Two Utilities Join DOE to Advance PHEVs

Two Utilities Join DOE to Advance PHEVs

Southern California Edison and DTE Energy are the latest companies to join the U.S. Department of Energy in an attempt to make plug-in hybrid vehicles (PHEV) cost competitive by 2014 and ready for mass production two years later.

The two utilities will join BP, Chevron, ConocoPhillips, ExxonMobil, Shell, and the U.S. Council for Automotive Research in the expansion of the FreedomCAR and Fuel Partnership to examine the interface between PHEV and the utility grid, an area crucial for the widespread deployment of PHEVs.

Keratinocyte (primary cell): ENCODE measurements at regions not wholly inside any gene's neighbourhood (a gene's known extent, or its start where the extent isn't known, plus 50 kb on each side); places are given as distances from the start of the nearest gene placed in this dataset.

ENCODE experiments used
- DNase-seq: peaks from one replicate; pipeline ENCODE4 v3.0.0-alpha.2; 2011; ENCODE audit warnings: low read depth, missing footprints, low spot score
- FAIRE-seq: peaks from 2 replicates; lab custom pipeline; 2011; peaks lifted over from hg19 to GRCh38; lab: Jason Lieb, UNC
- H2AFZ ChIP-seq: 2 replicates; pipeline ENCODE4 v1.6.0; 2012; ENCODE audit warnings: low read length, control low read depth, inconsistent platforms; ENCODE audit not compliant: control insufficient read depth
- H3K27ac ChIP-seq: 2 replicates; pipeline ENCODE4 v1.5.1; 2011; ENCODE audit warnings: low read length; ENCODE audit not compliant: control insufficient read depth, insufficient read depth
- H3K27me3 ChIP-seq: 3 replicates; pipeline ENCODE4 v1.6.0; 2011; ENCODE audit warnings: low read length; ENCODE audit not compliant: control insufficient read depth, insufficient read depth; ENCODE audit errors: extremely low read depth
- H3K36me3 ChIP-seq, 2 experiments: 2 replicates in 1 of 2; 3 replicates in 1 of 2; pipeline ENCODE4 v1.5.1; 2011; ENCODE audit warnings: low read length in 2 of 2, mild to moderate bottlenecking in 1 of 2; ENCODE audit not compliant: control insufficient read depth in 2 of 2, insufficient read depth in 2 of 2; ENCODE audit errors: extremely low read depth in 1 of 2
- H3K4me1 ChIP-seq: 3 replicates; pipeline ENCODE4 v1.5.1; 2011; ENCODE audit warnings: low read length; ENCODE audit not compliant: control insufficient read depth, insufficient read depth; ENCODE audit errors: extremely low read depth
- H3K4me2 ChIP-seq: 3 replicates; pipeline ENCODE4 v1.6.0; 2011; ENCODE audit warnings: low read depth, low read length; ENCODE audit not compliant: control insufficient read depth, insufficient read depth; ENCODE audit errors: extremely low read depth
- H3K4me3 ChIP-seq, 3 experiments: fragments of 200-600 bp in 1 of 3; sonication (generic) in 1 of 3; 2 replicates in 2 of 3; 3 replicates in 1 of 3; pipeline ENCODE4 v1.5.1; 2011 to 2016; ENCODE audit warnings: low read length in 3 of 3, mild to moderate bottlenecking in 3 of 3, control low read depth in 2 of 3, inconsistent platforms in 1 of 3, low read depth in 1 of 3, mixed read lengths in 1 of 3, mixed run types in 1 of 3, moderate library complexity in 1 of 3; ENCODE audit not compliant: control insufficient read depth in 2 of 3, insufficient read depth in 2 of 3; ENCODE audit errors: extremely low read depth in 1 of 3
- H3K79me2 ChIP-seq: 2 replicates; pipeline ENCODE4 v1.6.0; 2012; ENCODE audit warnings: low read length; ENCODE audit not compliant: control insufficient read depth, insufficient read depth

SCE and DTE will study the interface for charging and communication requirements, power flow and long-term impact of PHEVs on electricity distribution.

The DOE also has enlisted the help of automakers, such as GM and Ford, to accelerate the widespread adoption of PHEVs. The agency announced last week it would spend $30 million in various projects with GE and the car companies to drive innovation in battery and production development.

Also on Tuesday, the DOE said it would invest about $1.3 billion to commercialize carbon capture and storage technology through its restructured FutureGen program, which stalled in January.